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Is Your Body Image Impacting Your Confidence?
By Michelle Loucadoux from Danscend
As a dancer, your body is your instrument. It is also your home for as long as you will be dancing around this planet. But sadly, many dancers have a difficult relationship with their bodies. They wish they had better feet, they wish they were a different shape, they wish they were taller/shorter/thinner/thicker/stronger/faster/more…everything.
The way we think and feel about our bodies, or our body image, can make a huge impact on the way we dance, on how we present ourselves in a class or audition, and how we treat ourselves outside the dance studio. If you think that the way you treat your body inside your mind doesn’t matter, researchers think you’re wrong.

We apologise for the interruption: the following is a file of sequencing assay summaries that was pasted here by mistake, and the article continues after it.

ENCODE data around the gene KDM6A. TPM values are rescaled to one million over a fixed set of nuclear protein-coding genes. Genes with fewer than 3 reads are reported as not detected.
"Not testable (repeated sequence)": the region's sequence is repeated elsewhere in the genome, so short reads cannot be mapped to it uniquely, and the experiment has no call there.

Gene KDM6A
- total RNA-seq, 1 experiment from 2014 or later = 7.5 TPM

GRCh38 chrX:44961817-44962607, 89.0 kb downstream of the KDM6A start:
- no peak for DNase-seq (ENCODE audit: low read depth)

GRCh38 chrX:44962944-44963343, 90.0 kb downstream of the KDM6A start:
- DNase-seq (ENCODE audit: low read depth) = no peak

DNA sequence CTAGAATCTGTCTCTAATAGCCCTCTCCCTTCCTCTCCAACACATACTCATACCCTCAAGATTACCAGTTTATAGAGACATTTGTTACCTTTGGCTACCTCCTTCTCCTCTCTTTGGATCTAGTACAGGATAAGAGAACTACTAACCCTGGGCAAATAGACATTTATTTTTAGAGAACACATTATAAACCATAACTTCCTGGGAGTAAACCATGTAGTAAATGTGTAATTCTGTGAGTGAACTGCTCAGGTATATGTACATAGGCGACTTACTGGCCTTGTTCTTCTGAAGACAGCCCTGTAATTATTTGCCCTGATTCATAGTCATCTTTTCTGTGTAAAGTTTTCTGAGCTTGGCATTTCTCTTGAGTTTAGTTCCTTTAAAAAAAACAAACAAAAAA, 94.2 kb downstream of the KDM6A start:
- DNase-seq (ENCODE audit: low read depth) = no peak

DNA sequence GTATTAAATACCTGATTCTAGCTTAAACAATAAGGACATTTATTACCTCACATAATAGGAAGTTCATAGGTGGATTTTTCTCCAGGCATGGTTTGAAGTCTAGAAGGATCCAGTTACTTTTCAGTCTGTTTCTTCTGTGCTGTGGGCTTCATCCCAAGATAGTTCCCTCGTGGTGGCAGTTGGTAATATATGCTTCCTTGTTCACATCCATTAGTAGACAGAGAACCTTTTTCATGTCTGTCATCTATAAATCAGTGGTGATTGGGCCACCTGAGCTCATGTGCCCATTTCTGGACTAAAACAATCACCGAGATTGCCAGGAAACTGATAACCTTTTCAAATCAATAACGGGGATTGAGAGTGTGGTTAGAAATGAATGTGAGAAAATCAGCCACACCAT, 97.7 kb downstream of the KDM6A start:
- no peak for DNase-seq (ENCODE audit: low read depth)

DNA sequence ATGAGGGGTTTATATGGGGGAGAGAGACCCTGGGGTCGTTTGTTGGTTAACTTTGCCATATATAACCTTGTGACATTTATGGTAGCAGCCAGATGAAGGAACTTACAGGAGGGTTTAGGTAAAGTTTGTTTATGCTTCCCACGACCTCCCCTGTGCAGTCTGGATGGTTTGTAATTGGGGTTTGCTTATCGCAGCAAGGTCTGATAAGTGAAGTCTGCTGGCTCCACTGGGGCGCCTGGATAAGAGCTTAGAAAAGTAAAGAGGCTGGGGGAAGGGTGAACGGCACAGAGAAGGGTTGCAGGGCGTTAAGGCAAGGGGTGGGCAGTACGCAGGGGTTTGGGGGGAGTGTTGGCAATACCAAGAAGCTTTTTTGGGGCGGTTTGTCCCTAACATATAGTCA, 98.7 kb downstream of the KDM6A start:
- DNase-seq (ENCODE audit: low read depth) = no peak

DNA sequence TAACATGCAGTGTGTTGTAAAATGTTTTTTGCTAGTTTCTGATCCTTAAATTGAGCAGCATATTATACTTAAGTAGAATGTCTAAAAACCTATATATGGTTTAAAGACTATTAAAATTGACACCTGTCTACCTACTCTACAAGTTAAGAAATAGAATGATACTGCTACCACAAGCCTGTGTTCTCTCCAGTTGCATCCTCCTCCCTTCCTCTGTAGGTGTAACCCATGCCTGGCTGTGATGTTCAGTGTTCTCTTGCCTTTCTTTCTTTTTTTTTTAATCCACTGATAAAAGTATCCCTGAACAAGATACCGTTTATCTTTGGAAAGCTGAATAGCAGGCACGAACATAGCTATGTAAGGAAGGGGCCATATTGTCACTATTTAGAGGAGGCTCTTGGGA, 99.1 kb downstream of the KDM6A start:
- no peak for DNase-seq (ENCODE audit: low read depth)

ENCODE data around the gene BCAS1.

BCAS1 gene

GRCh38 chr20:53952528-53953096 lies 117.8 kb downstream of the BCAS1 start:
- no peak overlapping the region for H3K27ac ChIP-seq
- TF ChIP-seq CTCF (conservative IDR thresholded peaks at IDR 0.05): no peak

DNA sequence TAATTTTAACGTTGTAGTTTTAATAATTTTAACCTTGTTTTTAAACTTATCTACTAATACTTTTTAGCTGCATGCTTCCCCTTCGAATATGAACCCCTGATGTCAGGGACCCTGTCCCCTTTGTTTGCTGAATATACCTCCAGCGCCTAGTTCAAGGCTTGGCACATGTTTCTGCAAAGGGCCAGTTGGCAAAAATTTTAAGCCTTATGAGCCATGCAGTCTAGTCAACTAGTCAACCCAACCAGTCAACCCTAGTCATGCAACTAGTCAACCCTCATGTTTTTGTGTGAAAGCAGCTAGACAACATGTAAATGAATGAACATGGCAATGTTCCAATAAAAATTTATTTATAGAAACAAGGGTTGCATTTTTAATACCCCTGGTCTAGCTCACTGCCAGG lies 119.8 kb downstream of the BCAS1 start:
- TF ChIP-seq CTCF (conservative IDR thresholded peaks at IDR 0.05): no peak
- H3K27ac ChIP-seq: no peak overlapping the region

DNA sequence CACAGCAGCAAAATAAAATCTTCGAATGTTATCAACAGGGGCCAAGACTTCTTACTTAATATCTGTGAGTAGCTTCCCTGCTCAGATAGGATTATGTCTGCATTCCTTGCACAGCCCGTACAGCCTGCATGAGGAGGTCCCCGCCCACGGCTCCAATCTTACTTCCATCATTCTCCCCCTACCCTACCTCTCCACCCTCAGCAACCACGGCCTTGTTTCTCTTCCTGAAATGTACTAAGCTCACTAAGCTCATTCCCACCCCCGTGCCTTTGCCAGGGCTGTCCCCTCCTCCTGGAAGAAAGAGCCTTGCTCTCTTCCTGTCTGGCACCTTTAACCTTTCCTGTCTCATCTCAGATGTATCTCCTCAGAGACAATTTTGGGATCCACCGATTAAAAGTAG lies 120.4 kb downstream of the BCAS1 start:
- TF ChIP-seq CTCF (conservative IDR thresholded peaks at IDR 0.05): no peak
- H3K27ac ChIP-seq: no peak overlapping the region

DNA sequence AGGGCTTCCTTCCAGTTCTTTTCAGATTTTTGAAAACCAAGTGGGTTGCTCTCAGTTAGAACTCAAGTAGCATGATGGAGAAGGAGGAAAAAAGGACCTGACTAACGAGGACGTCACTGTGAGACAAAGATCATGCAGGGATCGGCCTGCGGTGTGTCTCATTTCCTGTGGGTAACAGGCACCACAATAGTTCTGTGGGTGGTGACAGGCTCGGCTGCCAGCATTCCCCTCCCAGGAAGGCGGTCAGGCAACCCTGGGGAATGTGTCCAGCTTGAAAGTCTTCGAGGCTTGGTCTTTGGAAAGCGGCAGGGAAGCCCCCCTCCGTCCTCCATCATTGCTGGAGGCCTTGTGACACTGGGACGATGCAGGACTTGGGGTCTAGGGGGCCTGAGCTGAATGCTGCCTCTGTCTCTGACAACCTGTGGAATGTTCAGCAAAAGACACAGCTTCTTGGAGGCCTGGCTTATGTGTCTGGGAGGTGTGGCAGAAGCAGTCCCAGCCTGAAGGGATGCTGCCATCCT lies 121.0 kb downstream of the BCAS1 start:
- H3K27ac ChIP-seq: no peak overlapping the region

In Applied Social Psychology, Steg et al. write that a negative body image can be associated with self-esteem challenges, anxiety, depression, and yes, disordered eating. But, the good news is that your body image changes every day. Your mind updates your body image with each passing experience. That means you can change it for the better.
Do you think you might be more confident in an audition if you weren’t worried about how your legs look in your dance clothes? Or, might you be more likely to work hard on your technique in a ballet class if you weren’t busy thinking about the parts of your body you don’t like looking at in the mirror? If so, you might want to work on creating a healthier image of your dancing instrument.
Here are three quick and easy ways you can begin to feel just a little bit better about your dancing body.
Practice Saying Thank You.